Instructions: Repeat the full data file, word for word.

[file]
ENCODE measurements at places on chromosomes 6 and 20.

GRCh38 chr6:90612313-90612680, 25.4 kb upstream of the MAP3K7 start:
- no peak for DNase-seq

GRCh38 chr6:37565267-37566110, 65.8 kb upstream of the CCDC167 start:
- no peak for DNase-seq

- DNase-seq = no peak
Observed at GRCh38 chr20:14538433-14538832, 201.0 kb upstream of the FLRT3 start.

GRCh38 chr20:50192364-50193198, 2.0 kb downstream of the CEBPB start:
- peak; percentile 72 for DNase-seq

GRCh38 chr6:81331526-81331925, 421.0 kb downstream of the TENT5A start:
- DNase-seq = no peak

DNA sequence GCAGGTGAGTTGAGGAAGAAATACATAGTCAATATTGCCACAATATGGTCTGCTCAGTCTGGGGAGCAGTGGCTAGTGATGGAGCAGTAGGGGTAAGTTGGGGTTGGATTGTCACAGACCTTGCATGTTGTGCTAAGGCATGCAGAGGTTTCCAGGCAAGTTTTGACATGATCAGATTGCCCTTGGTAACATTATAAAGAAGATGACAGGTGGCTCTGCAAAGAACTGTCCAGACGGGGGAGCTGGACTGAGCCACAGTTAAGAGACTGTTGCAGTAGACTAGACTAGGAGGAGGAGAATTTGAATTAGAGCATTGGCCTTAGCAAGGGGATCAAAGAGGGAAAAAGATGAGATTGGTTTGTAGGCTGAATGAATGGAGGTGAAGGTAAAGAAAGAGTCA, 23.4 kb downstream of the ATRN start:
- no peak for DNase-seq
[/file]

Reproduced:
ENCODE measurements at places on chromosomes 6 and 20.

GRCh38 chr6:90612313-90612680, 25.4 kb upstream of the MAP3K7 start:
- no peak for DNase-seq

GRCh38 chr6:37565267-37566110, 65.8 kb upstream of the CCDC167 start:
- no peak for DNase-seq

- DNase-seq = no peak
Observed at GRCh38 chr20:14538433-14538832, 201.0 kb upstream of the FLRT3 start.

GRCh38 chr20:50192364-50193198, 2.0 kb downstream of the CEBPB start:
- peak; percentile 72 for DNase-seq

GRCh38 chr6:81331526-81331925, 421.0 kb downstream of the TENT5A start:
- DNase-seq = no peak

DNA sequence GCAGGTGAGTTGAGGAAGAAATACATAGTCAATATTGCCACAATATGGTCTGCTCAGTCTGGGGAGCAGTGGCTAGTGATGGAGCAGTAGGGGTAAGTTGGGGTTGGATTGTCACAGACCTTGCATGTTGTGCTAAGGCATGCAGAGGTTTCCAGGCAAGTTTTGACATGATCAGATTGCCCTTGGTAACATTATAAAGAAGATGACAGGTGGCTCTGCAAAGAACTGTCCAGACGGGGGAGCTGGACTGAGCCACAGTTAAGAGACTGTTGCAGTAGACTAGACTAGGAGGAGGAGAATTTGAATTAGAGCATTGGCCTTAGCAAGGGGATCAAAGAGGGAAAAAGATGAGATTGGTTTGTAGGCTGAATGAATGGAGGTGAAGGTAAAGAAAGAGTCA, 23.4 kb downstream of the ATRN start:
- no peak for DNase-seq